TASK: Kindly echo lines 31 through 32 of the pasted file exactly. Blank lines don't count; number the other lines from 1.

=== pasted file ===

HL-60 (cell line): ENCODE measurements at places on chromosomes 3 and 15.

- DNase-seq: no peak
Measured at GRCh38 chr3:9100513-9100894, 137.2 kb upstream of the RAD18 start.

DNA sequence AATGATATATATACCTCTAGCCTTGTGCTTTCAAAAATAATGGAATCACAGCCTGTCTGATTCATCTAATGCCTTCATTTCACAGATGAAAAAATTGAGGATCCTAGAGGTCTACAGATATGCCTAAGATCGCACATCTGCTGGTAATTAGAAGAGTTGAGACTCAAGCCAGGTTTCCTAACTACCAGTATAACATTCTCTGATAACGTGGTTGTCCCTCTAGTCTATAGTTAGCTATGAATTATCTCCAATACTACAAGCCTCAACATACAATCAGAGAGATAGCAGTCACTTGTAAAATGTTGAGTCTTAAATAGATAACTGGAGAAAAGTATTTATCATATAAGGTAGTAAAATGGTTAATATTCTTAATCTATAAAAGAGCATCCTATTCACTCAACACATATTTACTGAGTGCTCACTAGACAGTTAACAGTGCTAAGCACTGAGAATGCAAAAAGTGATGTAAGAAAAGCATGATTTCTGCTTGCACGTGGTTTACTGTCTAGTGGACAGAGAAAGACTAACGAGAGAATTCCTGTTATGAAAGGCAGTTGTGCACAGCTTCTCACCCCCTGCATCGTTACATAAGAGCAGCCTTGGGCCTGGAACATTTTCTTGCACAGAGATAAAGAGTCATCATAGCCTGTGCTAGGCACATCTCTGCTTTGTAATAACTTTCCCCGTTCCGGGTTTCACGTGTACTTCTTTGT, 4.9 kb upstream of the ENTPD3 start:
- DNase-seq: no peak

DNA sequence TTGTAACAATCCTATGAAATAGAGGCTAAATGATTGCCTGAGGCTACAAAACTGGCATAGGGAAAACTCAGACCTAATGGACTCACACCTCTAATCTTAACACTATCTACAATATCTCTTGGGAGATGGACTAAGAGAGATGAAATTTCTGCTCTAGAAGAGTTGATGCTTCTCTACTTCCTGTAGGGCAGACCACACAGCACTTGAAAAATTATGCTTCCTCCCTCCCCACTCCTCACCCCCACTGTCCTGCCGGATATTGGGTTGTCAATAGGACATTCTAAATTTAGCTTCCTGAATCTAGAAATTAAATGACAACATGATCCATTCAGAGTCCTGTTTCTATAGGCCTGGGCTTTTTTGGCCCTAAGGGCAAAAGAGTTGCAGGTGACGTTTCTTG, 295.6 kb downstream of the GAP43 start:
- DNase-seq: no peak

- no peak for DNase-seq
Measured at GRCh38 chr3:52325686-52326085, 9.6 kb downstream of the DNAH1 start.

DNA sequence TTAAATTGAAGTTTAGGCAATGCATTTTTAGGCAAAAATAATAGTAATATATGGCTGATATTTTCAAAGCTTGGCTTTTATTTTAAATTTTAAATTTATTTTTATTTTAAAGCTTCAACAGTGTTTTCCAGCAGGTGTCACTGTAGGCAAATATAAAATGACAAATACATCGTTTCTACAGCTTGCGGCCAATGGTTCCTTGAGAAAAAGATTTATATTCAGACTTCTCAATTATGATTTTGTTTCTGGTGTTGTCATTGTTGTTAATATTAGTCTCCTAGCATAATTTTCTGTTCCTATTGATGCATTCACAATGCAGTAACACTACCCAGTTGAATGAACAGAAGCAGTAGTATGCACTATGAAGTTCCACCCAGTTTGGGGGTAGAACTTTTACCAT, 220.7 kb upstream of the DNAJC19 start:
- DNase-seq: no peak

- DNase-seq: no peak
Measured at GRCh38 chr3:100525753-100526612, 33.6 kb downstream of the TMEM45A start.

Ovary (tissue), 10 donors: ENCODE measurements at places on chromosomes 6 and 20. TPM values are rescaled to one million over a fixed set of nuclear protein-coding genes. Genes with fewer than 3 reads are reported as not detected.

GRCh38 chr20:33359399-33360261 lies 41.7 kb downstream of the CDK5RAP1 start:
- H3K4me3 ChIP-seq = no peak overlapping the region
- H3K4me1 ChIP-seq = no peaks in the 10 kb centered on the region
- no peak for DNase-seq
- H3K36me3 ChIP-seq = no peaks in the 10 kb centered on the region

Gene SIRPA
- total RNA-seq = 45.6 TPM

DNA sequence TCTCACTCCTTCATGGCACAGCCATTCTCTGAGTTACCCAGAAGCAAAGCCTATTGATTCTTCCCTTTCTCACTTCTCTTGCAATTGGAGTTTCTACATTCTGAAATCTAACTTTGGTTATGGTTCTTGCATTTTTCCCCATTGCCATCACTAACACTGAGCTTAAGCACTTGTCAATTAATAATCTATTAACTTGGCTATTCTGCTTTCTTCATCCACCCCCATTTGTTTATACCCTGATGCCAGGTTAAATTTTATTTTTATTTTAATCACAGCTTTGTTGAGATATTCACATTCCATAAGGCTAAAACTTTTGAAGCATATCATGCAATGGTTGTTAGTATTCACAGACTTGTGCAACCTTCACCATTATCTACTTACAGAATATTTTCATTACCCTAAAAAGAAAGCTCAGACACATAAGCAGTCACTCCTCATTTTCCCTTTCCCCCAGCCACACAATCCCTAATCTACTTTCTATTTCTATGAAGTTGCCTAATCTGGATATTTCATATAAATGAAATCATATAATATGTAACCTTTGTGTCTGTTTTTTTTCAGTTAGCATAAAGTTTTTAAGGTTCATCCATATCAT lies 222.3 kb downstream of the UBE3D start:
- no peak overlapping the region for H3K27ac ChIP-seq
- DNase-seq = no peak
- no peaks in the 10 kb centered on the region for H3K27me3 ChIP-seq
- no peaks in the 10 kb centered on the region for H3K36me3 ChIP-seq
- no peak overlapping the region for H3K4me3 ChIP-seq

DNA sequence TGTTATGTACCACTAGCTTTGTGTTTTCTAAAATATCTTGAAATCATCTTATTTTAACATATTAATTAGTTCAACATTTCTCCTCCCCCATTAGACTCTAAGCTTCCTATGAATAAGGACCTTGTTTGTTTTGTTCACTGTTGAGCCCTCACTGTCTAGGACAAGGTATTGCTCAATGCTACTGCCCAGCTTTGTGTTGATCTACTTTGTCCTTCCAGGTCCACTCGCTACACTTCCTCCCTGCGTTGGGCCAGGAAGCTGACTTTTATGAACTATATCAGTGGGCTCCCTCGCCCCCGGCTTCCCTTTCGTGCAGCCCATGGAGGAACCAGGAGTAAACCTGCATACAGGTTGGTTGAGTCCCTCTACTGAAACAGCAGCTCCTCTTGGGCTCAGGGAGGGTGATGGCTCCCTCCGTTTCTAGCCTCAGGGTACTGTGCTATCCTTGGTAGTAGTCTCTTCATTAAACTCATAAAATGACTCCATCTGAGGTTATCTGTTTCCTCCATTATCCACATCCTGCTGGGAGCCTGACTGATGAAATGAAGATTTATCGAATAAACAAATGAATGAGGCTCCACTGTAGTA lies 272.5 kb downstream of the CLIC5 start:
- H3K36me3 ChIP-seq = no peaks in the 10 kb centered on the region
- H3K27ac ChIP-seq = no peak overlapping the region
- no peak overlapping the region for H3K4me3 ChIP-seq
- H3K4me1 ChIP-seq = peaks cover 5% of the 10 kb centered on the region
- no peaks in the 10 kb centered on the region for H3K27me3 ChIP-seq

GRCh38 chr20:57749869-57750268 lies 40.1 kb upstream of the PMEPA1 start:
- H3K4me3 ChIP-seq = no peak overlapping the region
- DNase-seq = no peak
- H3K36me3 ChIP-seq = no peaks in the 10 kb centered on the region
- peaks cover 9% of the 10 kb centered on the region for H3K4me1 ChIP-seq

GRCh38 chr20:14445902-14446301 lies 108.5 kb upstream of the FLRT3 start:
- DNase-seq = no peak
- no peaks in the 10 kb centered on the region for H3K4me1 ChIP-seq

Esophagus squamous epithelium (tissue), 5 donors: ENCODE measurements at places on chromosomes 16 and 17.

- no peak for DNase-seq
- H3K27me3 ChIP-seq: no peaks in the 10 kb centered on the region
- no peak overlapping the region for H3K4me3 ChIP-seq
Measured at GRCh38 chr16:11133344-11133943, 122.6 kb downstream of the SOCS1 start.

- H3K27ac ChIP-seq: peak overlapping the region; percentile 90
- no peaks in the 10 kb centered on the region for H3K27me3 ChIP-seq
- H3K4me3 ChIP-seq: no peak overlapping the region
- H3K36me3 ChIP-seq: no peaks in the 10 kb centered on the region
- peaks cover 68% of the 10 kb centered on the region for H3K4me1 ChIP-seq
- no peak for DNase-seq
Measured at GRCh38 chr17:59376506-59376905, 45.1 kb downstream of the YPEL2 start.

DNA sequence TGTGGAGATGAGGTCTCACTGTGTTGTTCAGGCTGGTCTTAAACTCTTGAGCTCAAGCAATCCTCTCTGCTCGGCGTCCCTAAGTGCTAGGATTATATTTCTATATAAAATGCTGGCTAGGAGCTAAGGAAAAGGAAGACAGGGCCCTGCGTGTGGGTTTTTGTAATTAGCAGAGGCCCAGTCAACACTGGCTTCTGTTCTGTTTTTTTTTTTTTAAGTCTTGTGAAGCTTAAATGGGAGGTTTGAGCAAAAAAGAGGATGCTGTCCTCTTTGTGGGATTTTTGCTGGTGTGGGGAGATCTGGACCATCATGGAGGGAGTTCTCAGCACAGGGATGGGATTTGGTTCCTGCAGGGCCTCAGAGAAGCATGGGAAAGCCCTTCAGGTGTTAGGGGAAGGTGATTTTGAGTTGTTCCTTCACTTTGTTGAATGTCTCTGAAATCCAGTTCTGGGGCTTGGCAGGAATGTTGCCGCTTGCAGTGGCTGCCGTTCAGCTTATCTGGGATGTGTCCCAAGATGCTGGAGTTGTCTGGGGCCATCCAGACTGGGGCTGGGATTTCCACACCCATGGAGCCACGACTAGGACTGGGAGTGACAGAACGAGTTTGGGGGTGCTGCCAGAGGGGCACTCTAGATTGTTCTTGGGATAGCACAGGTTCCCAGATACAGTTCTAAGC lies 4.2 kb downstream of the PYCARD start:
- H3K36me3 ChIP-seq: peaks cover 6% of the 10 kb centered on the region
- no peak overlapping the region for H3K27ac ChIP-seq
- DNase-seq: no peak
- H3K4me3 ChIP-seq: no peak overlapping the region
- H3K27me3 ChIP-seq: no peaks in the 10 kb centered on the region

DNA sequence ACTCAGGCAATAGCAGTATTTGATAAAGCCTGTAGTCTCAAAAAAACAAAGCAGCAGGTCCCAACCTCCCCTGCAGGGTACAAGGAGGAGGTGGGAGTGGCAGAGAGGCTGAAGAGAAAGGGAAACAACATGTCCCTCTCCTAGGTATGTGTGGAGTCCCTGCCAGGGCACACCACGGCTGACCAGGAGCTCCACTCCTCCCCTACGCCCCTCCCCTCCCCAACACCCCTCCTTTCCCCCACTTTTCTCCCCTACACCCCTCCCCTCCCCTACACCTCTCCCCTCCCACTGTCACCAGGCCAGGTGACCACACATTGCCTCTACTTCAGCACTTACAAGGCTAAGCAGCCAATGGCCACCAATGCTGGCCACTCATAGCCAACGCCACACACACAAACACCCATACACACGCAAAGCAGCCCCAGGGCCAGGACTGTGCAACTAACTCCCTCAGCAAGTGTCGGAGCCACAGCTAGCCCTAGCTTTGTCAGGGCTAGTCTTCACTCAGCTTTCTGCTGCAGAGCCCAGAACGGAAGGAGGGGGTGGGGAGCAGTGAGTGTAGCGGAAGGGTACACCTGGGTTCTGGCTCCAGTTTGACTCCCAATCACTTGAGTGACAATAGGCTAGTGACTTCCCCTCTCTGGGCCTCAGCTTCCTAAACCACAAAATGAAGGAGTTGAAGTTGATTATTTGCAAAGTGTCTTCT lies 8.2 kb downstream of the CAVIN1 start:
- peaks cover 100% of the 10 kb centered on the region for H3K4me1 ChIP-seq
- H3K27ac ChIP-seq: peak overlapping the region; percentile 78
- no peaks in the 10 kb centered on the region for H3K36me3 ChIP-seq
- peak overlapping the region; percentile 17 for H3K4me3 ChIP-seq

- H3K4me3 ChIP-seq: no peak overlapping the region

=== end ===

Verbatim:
- no peak overlapping the region for H3K4me3 ChIP-seq
- H3K4me1 ChIP-seq = peaks cover 5% of the 10 kb centered on the region